This successful and exciting series seeks to publish the most innovative scholarship at the intersection of law, philosophy and social theory. The books published in the series are distinctive by virtue of exploring the boundaries of legal thought. The work that this series seeks to promote is marked most strongly by the drive to open up new perspectives on the relation between law and other disciplines. The series has also been unique in its commitment to international and comparative perspectives upon an increasingly global legal order. Of particular interest in a contemporary context, the series has concentrated upon the introduction and translation of continental traditions of theory and law.
Masculinity and the Trials of Modern Fiction
Genealogies of Legal Vision
Wickedness and Crime Laws of Homicide and Malice
December 22, 2020
This book investigates the history of the metaphor of nature a courtroom at the intersection of jurisprudence, philosophy and literature, focusing particularly on Milton’s epic, Paradise Lost. The metaphorical identification of nature with a law court is an old and persistent trope, haunted by ...
Tiziano Toracca, Angela Condello
October 30, 2019
The ontology of work and the economics of value underpin the legal institution, with the existence of modern law predicated upon the subject as labourer. In contemporary Europe, labour is more than a mere economic relationship. Indeed, labour occupies a central position in human existence: since ...
July 25, 2019
What are the implications of comics for law? Tackling this question, On Comics and Legal Aesthetics explores the epistemological dimensions of comics and the way this once-maligned medium can help think about – and reshape – the form of law. Traversing comics, critical, and cultural legal studies, ...
January 23, 2019
In Liberalizing Contracts Anat Rosenberg examines nineteenth-century liberal thought in England, as developed through, and as it developed, the concept of contract, understood as the formal legal category of binding agreement, and the relations and human practices at which it gestured, most ...
November 01, 2018
In the context of our increasingly global legal order, Pierre Legendre’s God in the Mirror reconsiders the place of law within the division of existing bodies of knowledge. Navigating the texts of Ovid, Augustine, Roman jurists, medieval canon lawyers, Freud, Lacan, the notebooks of Leonardo de ...
May 11, 2018
This book offers an Indigenous supplement to the rich and growing area of visual legal scholarship. Organized around three narratives, each with an associated politico-poetic reading, the book addresses three major global issues: climate change, the trade in human body parts and bio-policing. ...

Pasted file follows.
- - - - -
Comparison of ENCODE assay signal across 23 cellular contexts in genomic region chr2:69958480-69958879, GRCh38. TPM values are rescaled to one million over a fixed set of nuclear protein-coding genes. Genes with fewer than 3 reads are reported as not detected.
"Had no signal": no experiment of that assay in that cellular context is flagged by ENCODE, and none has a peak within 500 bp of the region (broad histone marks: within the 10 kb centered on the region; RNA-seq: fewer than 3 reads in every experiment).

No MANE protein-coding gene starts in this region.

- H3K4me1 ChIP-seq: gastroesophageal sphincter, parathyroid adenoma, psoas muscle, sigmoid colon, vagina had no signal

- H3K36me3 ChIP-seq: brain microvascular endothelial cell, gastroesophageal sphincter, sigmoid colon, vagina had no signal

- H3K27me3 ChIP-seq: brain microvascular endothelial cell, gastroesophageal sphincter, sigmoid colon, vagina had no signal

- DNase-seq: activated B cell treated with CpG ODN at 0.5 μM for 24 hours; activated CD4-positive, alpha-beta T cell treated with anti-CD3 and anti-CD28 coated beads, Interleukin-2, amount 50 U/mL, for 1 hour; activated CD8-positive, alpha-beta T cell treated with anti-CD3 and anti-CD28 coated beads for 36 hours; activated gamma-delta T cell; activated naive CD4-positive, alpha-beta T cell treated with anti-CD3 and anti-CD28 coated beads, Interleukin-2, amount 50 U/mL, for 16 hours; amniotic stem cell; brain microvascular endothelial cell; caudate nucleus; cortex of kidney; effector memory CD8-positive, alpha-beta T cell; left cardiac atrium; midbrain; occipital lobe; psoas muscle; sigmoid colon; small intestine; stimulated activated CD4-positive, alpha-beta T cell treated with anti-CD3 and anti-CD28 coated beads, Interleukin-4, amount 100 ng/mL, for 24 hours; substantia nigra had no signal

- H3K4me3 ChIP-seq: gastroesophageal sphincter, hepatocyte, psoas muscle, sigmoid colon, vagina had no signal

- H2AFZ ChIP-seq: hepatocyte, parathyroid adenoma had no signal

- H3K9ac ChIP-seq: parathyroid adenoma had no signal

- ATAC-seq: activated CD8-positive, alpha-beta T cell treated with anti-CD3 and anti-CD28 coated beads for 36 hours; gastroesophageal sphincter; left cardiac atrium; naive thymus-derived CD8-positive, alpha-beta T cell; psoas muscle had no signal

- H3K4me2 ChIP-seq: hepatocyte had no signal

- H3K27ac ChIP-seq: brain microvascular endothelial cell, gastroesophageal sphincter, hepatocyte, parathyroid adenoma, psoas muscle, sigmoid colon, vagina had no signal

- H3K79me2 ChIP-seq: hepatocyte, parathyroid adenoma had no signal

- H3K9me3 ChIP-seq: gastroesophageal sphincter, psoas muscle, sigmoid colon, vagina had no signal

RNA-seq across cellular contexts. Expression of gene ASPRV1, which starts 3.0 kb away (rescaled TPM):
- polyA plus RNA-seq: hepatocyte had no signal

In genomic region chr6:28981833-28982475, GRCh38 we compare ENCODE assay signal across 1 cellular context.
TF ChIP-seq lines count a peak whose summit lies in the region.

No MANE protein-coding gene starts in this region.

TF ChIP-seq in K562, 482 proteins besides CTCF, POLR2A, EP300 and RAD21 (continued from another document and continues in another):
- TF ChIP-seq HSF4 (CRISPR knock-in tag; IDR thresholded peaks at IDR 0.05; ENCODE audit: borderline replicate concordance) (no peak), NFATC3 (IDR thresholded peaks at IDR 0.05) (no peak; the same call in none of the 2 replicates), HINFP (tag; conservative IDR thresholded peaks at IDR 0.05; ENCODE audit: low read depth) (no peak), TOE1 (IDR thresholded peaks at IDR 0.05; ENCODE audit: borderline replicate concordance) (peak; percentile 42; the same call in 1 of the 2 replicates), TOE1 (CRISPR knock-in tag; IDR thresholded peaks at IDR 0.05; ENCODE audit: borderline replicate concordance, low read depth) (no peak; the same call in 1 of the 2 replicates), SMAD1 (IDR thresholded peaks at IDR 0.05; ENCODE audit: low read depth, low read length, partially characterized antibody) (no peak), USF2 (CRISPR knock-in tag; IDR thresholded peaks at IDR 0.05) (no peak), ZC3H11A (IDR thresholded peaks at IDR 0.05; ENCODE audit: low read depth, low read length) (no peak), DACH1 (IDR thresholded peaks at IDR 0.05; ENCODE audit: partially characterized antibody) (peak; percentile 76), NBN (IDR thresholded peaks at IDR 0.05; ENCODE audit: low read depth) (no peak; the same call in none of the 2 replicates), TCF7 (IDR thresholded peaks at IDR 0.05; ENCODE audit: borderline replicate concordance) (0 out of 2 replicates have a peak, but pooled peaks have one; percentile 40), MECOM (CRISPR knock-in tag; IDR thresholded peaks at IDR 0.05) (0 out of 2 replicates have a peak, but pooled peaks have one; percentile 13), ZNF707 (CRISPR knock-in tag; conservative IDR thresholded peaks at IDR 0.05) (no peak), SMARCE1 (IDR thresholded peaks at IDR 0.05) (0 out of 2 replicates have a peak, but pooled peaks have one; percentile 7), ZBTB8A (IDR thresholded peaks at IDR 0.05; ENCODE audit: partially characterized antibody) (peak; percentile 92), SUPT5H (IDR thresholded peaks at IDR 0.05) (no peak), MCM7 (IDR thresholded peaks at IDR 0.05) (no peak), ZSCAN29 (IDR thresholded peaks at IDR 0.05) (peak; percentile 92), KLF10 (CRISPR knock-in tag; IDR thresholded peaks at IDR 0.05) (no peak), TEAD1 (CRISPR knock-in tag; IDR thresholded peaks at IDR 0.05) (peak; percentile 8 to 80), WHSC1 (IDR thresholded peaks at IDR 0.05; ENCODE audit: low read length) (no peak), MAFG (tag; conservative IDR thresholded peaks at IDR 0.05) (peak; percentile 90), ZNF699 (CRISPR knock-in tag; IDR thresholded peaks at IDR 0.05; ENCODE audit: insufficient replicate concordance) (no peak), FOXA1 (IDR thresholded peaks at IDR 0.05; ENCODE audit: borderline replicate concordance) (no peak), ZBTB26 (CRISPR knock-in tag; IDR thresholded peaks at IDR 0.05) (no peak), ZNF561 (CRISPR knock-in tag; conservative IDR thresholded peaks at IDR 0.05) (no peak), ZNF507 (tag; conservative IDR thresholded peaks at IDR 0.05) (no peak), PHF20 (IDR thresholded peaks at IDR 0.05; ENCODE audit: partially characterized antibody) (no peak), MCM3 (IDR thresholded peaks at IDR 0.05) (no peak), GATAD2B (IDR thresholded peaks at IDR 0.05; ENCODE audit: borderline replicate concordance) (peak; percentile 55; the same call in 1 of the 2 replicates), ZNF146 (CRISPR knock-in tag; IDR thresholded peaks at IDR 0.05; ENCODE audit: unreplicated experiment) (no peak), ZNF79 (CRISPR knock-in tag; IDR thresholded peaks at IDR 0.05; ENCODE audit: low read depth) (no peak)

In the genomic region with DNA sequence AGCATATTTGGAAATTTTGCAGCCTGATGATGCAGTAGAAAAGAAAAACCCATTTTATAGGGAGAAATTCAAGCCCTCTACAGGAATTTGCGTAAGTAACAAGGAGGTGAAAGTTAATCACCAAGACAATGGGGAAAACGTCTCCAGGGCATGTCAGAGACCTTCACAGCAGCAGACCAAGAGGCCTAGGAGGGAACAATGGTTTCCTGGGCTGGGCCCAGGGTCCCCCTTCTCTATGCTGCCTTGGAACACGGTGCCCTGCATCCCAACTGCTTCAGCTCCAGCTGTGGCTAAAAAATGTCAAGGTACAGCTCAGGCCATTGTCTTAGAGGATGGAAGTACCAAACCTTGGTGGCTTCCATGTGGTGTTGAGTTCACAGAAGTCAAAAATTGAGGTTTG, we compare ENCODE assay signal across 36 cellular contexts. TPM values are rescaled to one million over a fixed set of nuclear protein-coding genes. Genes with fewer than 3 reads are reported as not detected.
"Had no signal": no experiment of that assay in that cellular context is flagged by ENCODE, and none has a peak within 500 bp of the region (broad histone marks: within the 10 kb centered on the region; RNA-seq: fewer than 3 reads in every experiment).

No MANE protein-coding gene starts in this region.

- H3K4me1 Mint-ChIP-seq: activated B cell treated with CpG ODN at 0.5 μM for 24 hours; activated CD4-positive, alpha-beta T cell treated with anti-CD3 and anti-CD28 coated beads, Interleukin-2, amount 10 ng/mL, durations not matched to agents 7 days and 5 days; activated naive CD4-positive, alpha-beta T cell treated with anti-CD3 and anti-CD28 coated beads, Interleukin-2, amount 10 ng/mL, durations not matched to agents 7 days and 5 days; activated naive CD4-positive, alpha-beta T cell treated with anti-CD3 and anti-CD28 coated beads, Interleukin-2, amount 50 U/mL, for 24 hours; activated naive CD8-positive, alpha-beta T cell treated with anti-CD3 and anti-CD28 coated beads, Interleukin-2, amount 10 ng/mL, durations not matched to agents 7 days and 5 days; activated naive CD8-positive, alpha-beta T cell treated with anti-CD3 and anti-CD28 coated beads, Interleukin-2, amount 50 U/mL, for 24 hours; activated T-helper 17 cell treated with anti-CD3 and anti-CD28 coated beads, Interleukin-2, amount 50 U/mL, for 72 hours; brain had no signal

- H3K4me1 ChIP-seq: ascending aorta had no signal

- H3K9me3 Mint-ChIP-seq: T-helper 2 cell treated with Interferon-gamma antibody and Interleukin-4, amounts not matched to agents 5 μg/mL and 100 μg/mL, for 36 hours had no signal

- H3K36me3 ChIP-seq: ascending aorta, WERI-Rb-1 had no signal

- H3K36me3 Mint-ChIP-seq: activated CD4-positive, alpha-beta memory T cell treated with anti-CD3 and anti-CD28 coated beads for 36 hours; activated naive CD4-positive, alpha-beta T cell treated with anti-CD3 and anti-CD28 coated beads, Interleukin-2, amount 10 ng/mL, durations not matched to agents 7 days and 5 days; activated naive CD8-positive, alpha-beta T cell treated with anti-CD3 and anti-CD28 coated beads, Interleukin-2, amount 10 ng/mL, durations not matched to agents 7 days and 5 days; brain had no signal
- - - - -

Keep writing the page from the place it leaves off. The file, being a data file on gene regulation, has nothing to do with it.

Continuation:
May 11, 2018
How do lawyers, judges and jurors read novels? And what is at stake when literature and law confront each other in the courtroom? Nineteenth-century England and France are remembered for their active legal prosecution of literature, and this book examines the ways in which five novels were ...
Michele Lowrie, Susanne Lüdemann
June 07, 2017
This book pursues a strand in the history of thought – ranging from codified statutes to looser social expectations – that uses particulars, more specifically examples, to produce norms. Much intellectual history takes ancient Greece as a point of departure. But the practice of exemplarity is ...
December 20, 2016
This book advocates, and develops, a critical account of the relationship between law and the largely neglected issue of ‘enjoyment’. Taking popular culture seriously – as a lived and meaningful basis for a wider understanding of law, beyond the strictures of legal institutions and professional ...
Peter Goodrich, Valérie Hayaert
June 15, 2015
It was the classical task of legal rhetoric to make law both seen and understood. These conjoint goals came to be separated and opposed in modernity and a degree of blindness ensued. Legal reason was increasingly deemed to be a purely textual enterprise. Against this constraint and in furtherance ...
June 09, 2015
Conceptualizing the curse as the representation of a foundational, mythical violence that is embedded within juridical discourse, Shakespeare’s Curse pursues a reading of Richard III, King John, and King Lear in order to analyse the persistence of imprecations in the discourses of modernity. ...
May 22, 2015
The criminal legal system defines and authoritatively enacts the boundaries of permissible and impermissible behaviour, with a focus on that which is prohibited or transgressive. Wickedness and Crime: Laws of Homicide and Malice seeks to expose the ways in which criminal law communicates and ...